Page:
I succumbed.  A book about the Ile de Ré was a must, presenting a history of the island to the present day, and a book on the Knights Templar, their rise and fall fits nicely with Les Rois Maudits, so I got that too.  *sigh*  I guess I'll just have to find shelf space for them, once I've read them.  Be a shame to throw them away.  And besides, they're holiday souvenirs.  And they're not very thick.

Special bonus feature:  Freebie pic of a house on Ile de Ré, at La Flotte


The bike shed said...

Ah yes, man bags - very questionable I agree.

I have Kindle Fire - horrid; too distracting; prefer standard Kindle any day

Helen Devries said...

Les Rois Maudits! That takes me back!
I read the series years ago...and it was on the box too - back in the days when the BBC could make decent series without having obligatory man bags in them...

And the hollyhocks took me back too...

James Higham said...

Man bag! Man bag! :)

CherryPie said...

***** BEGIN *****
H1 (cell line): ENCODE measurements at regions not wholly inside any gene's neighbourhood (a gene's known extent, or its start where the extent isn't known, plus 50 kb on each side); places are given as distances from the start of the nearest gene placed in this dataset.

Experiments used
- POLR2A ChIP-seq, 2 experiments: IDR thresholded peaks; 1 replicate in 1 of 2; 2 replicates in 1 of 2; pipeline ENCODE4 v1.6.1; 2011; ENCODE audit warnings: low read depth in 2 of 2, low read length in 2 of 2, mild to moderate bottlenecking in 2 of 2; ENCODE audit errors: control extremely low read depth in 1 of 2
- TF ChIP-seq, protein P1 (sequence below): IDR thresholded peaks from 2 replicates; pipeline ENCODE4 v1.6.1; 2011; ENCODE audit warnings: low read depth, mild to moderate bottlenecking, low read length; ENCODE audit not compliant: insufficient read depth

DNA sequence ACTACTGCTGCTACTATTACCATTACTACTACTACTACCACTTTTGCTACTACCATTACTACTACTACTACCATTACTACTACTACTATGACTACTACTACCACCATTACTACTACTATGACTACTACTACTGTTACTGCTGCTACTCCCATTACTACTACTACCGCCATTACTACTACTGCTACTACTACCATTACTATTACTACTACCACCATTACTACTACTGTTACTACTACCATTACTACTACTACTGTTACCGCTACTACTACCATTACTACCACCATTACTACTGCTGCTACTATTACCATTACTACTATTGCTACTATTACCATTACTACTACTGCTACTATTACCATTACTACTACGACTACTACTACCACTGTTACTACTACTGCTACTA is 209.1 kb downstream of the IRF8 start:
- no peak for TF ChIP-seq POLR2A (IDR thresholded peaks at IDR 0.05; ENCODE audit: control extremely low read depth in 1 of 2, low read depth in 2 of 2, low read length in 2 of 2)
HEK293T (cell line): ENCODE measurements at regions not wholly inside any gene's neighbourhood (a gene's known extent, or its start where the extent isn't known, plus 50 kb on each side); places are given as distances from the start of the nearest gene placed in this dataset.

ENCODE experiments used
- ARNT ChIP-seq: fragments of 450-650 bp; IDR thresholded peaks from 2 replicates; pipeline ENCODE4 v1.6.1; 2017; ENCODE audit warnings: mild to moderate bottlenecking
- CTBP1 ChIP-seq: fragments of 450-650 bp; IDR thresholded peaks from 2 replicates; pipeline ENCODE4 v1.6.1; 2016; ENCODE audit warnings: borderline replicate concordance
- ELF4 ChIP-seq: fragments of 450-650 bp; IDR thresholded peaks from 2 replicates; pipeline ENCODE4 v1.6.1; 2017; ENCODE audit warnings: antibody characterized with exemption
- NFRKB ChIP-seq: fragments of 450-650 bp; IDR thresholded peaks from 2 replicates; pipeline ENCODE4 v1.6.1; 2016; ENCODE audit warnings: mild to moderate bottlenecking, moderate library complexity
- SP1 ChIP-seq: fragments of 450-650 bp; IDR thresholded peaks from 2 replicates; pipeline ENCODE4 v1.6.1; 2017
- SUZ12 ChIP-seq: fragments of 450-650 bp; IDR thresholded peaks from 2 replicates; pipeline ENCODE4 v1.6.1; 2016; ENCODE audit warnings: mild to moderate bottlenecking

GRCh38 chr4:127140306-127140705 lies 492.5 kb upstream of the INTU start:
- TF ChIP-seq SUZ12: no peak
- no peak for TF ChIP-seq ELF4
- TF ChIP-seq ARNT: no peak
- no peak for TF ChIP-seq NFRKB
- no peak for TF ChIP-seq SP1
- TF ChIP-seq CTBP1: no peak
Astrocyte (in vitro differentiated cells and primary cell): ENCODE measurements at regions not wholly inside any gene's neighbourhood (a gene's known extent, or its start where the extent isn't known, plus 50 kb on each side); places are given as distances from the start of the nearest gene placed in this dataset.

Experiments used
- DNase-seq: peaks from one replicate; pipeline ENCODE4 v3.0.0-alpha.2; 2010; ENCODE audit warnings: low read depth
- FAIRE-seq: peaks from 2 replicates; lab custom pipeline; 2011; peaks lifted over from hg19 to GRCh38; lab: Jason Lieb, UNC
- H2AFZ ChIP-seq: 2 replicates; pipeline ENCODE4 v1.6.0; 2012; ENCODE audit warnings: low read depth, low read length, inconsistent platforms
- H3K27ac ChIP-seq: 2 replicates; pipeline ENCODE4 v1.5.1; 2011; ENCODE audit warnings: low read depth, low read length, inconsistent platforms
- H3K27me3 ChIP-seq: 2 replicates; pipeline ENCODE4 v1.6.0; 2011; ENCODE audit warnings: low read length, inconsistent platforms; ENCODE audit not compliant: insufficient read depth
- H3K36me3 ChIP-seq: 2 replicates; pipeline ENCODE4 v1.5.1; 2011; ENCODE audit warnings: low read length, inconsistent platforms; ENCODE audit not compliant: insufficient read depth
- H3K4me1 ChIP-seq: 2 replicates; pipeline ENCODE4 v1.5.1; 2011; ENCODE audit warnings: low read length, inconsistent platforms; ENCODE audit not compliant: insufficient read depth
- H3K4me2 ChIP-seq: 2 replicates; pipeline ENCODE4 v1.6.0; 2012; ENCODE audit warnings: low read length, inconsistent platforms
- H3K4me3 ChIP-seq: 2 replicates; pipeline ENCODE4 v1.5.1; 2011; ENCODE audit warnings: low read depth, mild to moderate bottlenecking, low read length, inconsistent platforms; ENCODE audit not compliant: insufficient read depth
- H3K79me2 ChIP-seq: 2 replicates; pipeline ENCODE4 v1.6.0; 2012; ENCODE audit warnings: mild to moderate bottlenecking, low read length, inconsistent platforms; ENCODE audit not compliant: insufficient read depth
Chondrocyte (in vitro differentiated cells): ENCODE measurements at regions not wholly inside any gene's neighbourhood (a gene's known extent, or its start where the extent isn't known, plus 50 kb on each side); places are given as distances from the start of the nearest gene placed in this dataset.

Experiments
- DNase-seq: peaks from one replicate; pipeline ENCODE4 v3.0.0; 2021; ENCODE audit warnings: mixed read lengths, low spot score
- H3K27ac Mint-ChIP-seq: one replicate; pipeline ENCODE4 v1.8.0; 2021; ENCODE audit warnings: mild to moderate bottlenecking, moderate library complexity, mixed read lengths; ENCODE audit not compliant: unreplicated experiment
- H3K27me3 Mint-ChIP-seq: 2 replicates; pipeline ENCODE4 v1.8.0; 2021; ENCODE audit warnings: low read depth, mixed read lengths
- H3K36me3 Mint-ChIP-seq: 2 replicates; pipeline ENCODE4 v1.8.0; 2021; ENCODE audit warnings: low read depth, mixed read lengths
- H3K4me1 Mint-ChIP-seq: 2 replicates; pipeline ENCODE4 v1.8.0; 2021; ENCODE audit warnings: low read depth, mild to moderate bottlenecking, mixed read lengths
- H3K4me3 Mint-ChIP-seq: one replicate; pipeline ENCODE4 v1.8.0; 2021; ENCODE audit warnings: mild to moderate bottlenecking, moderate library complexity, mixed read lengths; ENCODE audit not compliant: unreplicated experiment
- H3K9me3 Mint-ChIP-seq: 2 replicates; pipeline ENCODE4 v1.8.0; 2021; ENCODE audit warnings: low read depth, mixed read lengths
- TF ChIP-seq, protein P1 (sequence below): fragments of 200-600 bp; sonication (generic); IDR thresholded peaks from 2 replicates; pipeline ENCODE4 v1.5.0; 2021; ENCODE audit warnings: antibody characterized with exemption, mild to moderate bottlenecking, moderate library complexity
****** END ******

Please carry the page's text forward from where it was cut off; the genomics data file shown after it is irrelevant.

I am a fan of 'real books' and have a house full of them. Every now and then I have a purge and get rid of books I no longer want.

At the moment I mostly read history books and they lead me to out of print books, which means a long wait after requesting a copy at the library or paying a premium for a second hand book.

I found that most of the books are available to download (or read online) from 'The Gutenberg Project' and/or 'Open Library'. So last year I obtained an iPad Mini so I can download and read the books whilst I am 'sitting comfortably'. The iPad also allows me to sit in comfort and browse the internet rather than log onto my computer.